In fact, this isn’t the first biological threat to coffee that has come as a result of moving coffee out from under the forest: Over a hundred years ago, the fungus known as coffee rust eradicated many of the coffee plantations throughout Asia, resulting in that region’s heavy adoption of alternative crops such as tea and rubber (the move in India and Sri Lanka to cultivate tea is largely responsible for its ongoing popularity in the UK). Historians have theorized that the voracious spread of this fungus was largely due to the deforestation practices that coffee plantation owners underwent in order to increase their available crop space. The fungus’ spores are easily transported on wind currents, and not having any protection to block the winds from affecting them resulted in a widespread blight.
ICIPE is recommending that coffee farmers transition to the traditional shade-grown method to limit the impact this pest has on their crops as the global climate changes. Growing coffee in this manner, however, decreases the available crop yield and so can result in more expensive products down the line. Whether or not larger plantations begin to adopt these practices before nature forces their hand remains to be seen.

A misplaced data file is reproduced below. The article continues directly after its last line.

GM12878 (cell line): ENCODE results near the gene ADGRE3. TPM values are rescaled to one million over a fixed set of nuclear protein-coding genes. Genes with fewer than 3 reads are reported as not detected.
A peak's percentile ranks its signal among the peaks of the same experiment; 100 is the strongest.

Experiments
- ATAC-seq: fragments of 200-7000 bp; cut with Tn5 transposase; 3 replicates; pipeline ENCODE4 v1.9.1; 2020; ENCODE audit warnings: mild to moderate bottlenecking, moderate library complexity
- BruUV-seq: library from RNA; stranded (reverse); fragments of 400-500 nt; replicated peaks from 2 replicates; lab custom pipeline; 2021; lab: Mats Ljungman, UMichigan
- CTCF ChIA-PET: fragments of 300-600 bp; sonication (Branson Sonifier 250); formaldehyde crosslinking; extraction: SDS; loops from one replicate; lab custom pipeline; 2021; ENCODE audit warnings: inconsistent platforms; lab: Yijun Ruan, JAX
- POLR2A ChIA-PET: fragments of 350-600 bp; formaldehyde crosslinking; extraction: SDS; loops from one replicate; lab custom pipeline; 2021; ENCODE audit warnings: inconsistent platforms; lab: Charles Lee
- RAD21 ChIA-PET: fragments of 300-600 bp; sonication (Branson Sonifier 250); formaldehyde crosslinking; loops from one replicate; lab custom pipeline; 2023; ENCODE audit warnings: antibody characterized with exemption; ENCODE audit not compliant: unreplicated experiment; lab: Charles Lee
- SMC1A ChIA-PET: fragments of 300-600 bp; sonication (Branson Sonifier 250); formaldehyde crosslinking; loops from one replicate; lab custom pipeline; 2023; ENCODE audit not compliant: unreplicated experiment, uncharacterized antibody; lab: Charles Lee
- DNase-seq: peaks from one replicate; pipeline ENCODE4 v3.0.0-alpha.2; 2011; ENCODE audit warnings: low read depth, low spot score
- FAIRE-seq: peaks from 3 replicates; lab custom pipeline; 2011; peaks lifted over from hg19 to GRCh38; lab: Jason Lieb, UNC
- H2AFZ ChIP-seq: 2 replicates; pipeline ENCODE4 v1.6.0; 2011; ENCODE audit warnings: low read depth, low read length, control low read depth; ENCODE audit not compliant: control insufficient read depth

With Portland’s Stumptown representing strongly for the West Coast and Durham’s Counter Culture keeping it real for the East Coast, Chicago’s Intelligentsia brings up the middle, melding it all together and offering a similar brand of java-love to folks in the Midwest and beyond. These three companies feature multi-city locations, direct trade values and a commitment to both the art and science of great coffee — to paraphrase Intelligentsia’s David Latourell, it’s about consciousness.
Flavorwire recently sat down with Latourell to discuss Intelligenstia, what it’s about, what the contemporary coffee movement is focused on and what’s next. We loved his references to slowing down and understanding what you’re ingesting, what you’re taking in and why. Sure, a lot of us drink coffee for its caffeine perks, but it’s more than that to a lot of people around the world and it’s good for us to take a step back and appreciate that. We recommend reading the interview — which also includes Latourell’s tips for finding great coffee and great cafes.